Well there are a lot of factors that determine how large the cache is and how many plans are in there etc. I typically don't worry too much about how many are in the cache or who large they are as SQL2008 & up does a much better job at managing that. This query will show you how many of each type are in the cache along with sizes better than what you posted.
-- Cache objects
SELECT TOP 10
LEFT([name], 20) as [name],
LEFT([type], 20) as [type],
[single_pages_kb] + [multi_pages_kb] AS cache_kb,
order by single_pages_kb + multi_pages_kb DESC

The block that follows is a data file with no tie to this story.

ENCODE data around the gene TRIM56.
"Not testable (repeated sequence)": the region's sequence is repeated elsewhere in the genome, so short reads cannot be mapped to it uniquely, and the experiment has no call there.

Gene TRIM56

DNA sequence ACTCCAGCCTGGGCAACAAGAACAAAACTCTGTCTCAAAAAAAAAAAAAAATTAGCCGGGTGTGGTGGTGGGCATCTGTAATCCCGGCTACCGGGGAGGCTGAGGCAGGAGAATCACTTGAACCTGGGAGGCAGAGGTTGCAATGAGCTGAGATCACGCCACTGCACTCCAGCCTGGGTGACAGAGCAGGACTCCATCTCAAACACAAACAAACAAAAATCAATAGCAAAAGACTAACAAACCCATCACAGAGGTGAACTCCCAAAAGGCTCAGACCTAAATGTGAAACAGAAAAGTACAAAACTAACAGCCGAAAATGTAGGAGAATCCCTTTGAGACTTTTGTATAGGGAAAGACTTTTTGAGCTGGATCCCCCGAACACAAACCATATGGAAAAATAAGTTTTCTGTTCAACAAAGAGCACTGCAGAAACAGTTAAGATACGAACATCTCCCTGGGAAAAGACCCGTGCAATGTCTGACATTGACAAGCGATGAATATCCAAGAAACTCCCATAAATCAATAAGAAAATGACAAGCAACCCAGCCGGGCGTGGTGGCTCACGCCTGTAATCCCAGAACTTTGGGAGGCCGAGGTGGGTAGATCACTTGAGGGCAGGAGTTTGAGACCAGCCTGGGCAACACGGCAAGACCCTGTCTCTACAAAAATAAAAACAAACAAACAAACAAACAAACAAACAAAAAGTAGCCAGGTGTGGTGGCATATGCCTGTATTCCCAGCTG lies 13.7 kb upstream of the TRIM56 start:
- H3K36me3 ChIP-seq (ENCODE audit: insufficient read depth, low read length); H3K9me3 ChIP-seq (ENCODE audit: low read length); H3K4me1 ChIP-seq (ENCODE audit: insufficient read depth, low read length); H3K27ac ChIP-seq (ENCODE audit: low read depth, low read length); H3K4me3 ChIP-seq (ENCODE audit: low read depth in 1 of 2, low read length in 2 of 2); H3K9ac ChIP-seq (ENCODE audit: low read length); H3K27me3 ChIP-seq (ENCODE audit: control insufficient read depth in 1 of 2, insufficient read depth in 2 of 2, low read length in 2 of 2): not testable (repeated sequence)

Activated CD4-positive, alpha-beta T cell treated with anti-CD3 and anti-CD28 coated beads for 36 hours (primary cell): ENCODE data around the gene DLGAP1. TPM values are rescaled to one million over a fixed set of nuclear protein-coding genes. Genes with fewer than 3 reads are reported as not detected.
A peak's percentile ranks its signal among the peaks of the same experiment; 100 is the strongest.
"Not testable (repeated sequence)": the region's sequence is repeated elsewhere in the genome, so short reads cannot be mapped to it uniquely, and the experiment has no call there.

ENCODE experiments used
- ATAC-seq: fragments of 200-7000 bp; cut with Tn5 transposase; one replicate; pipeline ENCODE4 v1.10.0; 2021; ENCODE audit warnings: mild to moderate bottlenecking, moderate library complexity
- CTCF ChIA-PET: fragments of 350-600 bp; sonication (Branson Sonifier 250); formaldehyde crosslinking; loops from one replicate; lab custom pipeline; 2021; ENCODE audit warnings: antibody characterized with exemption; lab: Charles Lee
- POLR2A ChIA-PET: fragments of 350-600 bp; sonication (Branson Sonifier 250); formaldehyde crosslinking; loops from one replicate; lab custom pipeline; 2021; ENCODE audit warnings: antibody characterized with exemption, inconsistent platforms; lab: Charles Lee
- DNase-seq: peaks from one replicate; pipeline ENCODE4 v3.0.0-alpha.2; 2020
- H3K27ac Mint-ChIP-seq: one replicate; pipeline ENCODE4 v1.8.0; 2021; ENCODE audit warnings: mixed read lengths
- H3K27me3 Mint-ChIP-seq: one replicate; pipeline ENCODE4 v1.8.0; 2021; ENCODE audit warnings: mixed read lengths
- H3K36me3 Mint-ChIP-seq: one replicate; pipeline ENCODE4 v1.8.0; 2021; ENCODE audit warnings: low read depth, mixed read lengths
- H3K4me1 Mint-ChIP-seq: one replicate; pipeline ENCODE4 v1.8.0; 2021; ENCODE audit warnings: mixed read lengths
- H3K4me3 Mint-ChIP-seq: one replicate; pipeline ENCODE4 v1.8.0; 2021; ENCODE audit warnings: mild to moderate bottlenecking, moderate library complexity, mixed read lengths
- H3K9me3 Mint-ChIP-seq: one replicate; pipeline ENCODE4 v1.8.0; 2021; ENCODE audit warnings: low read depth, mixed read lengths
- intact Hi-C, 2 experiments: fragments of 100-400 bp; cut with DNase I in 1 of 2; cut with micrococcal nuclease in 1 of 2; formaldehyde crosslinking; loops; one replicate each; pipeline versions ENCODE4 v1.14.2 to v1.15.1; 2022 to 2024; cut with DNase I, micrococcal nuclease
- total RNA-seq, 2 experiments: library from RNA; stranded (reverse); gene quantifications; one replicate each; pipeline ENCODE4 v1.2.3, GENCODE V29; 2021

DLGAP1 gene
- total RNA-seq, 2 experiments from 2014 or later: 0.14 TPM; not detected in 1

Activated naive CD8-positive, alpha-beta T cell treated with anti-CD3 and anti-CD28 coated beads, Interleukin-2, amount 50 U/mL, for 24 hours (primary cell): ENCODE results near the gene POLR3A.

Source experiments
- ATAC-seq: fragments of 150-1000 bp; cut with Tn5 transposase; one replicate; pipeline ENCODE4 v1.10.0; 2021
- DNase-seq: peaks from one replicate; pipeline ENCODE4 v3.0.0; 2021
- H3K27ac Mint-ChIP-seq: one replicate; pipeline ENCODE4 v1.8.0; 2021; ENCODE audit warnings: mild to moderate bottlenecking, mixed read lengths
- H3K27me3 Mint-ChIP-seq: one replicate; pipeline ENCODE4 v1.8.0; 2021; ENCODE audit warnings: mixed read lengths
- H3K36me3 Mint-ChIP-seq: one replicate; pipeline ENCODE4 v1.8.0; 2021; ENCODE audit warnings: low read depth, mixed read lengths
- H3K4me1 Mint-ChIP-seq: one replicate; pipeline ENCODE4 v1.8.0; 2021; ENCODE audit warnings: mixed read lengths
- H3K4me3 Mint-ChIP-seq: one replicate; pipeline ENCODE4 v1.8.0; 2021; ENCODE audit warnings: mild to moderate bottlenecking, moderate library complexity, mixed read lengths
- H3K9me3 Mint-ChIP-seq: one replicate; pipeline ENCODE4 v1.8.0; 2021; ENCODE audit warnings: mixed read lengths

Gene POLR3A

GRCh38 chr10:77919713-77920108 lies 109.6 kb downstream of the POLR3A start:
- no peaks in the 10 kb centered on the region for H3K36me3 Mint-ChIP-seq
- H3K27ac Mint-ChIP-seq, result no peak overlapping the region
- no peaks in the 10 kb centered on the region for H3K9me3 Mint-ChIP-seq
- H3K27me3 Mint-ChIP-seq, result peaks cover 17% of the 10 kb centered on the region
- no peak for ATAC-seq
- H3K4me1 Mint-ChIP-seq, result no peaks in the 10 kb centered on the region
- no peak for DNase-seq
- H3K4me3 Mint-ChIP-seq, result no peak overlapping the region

-- Procedure Cache
-- Object Plans (CACHESTORE_OBJCP)
-- SQL Plans (CACHESTORE_SQLCP)
-- Bound Trees(algebrizer) (CACHESTORE_PHDR)
-- Extended Stored Procedures (CACHESTORE_XPROC).
But what I would concentrate more on is which plans are not getting reused more than anything. If you have lots of compiles and or recompiles you will spend a lot of resources managing and calculating new plans. Take a look at the perf counters for compile & recompiles. You can also look at the usecounts column of the exec_cahced_plans to see which plans don't get reused. If you can fix queries that don't reuse plans you can achieve better performance all the way around and minimize any cache pressure.